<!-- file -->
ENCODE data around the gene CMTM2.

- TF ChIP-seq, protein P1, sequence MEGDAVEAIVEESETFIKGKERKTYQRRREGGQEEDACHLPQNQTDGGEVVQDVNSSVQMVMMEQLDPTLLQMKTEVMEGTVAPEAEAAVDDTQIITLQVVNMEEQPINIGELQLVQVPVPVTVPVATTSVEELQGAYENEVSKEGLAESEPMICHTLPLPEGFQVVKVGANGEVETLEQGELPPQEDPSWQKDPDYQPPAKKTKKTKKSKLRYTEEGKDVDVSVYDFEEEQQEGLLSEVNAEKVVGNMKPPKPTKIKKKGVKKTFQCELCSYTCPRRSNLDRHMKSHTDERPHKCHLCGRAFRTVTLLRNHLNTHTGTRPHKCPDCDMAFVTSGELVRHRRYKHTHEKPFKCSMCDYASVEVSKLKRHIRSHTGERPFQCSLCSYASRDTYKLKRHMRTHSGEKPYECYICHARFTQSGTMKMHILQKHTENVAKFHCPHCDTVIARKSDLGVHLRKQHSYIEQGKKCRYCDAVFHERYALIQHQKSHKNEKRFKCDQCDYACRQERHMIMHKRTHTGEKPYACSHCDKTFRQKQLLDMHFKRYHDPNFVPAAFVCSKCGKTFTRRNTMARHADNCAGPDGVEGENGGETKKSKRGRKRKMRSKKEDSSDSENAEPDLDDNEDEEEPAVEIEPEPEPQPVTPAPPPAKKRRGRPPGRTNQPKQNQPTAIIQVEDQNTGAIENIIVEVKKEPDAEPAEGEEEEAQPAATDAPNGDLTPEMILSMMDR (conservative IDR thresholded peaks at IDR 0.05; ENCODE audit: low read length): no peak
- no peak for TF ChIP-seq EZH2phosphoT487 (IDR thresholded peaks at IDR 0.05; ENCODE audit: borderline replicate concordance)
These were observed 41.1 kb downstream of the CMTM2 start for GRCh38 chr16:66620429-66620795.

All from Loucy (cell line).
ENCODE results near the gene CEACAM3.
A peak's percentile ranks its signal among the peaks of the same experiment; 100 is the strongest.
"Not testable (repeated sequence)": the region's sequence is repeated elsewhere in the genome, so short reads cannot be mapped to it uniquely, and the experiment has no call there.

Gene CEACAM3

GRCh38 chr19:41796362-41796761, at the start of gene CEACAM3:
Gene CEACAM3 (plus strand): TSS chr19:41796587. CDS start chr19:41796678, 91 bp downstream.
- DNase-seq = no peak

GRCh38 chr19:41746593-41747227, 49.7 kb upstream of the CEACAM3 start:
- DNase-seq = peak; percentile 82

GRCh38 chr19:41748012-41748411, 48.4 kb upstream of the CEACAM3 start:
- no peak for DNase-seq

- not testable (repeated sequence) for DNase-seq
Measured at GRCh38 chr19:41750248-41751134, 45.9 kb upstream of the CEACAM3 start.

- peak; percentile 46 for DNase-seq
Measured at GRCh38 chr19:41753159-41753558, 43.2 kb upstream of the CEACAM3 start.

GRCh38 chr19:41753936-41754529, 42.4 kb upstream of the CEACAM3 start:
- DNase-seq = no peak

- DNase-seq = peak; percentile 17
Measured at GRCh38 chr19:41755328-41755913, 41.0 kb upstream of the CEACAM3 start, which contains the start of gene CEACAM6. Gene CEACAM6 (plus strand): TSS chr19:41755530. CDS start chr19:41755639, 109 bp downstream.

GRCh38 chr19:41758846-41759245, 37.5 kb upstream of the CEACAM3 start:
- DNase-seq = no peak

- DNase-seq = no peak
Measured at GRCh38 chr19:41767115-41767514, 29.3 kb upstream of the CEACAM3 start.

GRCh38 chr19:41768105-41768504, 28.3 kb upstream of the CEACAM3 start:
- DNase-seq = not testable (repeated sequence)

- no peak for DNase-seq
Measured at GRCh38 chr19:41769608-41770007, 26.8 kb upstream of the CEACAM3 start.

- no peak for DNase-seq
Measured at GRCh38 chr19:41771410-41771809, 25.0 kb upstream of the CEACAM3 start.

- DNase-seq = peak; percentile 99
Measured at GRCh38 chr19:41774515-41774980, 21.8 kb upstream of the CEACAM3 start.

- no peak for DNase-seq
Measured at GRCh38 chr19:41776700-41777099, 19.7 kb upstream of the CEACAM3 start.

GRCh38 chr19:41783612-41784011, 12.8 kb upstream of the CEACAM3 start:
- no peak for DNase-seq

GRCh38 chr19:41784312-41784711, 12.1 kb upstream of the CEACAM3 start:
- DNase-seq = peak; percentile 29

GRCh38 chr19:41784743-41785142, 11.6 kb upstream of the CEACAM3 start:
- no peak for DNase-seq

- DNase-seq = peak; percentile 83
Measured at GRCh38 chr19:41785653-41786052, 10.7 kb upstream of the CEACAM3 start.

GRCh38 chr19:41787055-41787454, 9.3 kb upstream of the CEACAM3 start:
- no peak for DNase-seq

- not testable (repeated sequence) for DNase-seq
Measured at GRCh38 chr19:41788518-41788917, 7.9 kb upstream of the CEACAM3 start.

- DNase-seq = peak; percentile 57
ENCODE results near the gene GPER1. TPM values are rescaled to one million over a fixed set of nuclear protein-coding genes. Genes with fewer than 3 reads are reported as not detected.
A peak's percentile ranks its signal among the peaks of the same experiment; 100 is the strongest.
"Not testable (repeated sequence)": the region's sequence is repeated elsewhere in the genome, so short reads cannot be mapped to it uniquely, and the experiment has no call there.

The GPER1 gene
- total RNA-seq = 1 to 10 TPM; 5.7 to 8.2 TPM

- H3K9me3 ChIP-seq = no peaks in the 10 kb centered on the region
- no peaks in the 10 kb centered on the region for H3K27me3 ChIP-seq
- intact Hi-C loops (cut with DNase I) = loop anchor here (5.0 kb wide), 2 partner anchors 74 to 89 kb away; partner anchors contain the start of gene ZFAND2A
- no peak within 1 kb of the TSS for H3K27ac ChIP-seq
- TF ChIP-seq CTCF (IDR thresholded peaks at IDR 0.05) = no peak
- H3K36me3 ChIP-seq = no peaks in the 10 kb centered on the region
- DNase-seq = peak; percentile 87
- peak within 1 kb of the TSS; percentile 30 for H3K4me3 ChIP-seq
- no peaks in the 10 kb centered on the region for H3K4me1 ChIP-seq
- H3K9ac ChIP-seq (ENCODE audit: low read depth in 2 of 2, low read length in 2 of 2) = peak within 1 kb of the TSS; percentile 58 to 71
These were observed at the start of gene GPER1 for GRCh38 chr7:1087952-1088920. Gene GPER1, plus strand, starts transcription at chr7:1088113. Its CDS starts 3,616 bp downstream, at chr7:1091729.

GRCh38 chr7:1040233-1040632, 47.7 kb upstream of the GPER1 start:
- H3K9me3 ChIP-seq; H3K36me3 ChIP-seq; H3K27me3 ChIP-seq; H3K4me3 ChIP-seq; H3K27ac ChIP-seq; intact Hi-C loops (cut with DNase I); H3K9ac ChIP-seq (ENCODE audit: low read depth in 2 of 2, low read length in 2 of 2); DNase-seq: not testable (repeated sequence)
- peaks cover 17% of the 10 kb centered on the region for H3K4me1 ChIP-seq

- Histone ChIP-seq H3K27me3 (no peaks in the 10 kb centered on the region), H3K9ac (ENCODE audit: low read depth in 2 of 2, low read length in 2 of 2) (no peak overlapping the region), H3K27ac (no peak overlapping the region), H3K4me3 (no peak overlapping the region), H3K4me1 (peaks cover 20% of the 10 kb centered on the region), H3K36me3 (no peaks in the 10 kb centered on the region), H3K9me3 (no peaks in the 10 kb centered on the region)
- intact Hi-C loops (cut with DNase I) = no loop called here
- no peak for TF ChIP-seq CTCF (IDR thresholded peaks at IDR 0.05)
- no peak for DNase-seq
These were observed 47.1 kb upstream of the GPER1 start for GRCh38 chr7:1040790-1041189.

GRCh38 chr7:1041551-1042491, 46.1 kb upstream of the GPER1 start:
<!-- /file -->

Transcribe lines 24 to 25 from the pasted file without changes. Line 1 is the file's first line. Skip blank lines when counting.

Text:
Measured at GRCh38 chr19:41755328-41755913, 41.0 kb upstream of the CEACAM3 start, which contains the start of gene CEACAM6. Gene CEACAM6 (plus strand): TSS chr19:41755530. CDS start chr19:41755639, 109 bp downstream.

GRCh38 chr19:41758846-41759245, 37.5 kb upstream of the CEACAM3 start: